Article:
- Living on the cut is now highly regulated by the CRT who regard boaters as cash-cows to be squeezed until they squeal. And with reducing Government funding that's only going to get worse.
    - Canal living has become so crowded there is little space left. In popular areas or near to the facilities we all take for granted you daren't move your boat to collect water or get a pump-out for fear of losing your 'spot'. Depending on your chosen waterway in more remote areas it can be very difficult to moor up and owing to CRT's reduced spending on maintenance, towpaths are either overgrown or in a very poor state of repair.
    - Crime levels for those mooring nearer towns/cities are on the increase with thefts from/damage to boats going un-policed.
    - The canals are being used as dumping ground for those who otherwise might be homeless. On a canal near me in the Midlands there is a stretch which has been taken over by junkies and wineos. They buy old wrecks of plastic cruisers - most don't even have an engine - tie them up on the canal near shops and get partying. The towpath is a disgrace with bottles and rubbish strewn everywhere. I've stopped walking my dog there because of contamination by broken glass and human waste and I've also witnessed cyclists/pedestrians using the towpath being subject to abuse and threats!
    - Living in a marina would be my idea of hell. 6 feet away from your neighbours and still subject to the whims of the marina owner or operator. No ta.

    Having said all that I still love the idea and admire anyone who can make it work for them. As for the practicalities, this might offer some answers Narrowboat Forum | Living On A Narrowboat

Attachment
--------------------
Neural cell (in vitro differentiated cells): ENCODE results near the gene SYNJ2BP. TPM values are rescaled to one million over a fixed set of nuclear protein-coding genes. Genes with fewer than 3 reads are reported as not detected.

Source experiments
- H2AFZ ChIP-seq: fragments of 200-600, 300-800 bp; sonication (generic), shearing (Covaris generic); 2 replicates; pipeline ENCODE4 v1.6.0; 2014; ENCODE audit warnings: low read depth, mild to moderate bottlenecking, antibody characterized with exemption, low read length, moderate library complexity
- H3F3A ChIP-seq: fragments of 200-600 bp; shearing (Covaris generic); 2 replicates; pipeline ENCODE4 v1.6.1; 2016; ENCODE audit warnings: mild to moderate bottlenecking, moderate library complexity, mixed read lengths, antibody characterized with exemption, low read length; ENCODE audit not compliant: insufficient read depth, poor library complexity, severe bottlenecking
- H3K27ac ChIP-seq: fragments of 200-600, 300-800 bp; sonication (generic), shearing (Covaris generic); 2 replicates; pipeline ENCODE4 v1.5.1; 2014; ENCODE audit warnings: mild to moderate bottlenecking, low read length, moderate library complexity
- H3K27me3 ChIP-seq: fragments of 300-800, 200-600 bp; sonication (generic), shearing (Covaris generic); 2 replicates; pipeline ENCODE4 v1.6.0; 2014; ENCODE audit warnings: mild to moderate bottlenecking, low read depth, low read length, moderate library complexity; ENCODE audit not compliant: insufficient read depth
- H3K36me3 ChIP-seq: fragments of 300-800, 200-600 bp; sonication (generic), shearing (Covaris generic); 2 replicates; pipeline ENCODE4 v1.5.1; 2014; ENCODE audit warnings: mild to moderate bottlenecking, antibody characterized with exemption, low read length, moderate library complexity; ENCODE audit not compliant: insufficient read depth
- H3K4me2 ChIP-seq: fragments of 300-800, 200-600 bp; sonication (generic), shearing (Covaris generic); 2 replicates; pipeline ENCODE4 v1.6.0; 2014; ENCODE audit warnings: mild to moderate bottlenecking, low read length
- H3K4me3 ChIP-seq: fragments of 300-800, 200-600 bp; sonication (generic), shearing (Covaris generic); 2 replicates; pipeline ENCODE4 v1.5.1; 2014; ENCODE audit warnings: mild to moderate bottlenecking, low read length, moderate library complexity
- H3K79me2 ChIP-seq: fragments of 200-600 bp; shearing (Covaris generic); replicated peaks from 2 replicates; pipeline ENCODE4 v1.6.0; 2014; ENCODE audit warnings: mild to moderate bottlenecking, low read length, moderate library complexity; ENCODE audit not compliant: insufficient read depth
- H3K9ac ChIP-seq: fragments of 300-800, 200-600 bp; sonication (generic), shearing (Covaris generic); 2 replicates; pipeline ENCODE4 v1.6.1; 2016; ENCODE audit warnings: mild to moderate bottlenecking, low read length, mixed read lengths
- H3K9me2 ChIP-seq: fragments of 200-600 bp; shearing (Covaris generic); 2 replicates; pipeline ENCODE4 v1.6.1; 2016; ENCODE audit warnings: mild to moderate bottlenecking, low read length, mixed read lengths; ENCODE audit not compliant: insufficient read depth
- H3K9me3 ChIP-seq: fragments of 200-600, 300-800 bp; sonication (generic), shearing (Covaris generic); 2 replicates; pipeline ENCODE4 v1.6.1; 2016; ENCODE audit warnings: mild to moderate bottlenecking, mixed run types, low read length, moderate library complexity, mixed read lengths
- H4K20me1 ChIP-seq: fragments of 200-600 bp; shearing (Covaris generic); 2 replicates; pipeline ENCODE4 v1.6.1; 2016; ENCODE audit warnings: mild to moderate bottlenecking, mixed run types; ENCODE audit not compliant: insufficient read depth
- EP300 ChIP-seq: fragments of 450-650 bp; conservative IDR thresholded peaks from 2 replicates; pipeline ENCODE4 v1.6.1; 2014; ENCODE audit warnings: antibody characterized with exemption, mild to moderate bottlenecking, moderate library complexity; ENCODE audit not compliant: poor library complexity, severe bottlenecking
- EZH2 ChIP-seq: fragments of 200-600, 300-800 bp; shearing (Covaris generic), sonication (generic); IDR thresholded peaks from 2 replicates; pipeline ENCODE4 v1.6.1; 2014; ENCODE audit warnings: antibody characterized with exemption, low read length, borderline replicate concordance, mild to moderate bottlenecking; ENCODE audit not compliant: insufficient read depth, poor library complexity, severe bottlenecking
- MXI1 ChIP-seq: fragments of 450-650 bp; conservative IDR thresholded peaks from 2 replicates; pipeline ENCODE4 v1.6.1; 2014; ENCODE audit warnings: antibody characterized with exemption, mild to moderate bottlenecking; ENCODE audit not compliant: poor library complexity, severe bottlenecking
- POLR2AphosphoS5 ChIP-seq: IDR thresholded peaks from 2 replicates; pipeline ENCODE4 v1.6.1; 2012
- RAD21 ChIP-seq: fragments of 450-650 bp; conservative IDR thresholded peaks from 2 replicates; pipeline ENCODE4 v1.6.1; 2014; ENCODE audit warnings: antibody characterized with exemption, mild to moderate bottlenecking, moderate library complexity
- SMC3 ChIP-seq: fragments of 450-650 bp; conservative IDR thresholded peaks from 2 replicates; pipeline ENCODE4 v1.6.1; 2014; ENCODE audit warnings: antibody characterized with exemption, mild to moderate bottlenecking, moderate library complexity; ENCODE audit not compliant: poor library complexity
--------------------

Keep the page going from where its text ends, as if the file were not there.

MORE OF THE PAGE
Agree with all of that. We looked very carefully at all the options UK and abroad over a period of several years leading up to retirement. We ended up concluding that we didn’t want to live long term in a corridor on the UKs claustrophobic and shallow network, opting instead for the greater freedom and adventure of a 21m x 4.2m 57 ton 100 year old Dutch barge on the waterways of Europe. We spent a marvellous 14 years cruising the extensive network of rivers lakes and canals of Western Europe in France, Belgium, Holland, and a little bit of Germany. It’s a way of life that gives great opportunities, but also makes considerable demands...especially if you can’t afford, like most of us, to pay someone else to do everything for you. So, I became a plumber, a metalworker, a welder, a diesel mechanic, a carpenter, electrician, heating engineer, not to mention having to take a Navigation exam in French, and radiocommunication qualification. Learning French, German and a bit of Dutch proved rather useful, not only did you need to be able to speak on VHF, but being able to communicate and negotiate as a necessity with all the suppliers, boatyards, dry docks, lock keepers and suchlike you encountered. Freedom and autonomy is great...but means you are at times completely on your own, and need to be able to cope with whatever crops up.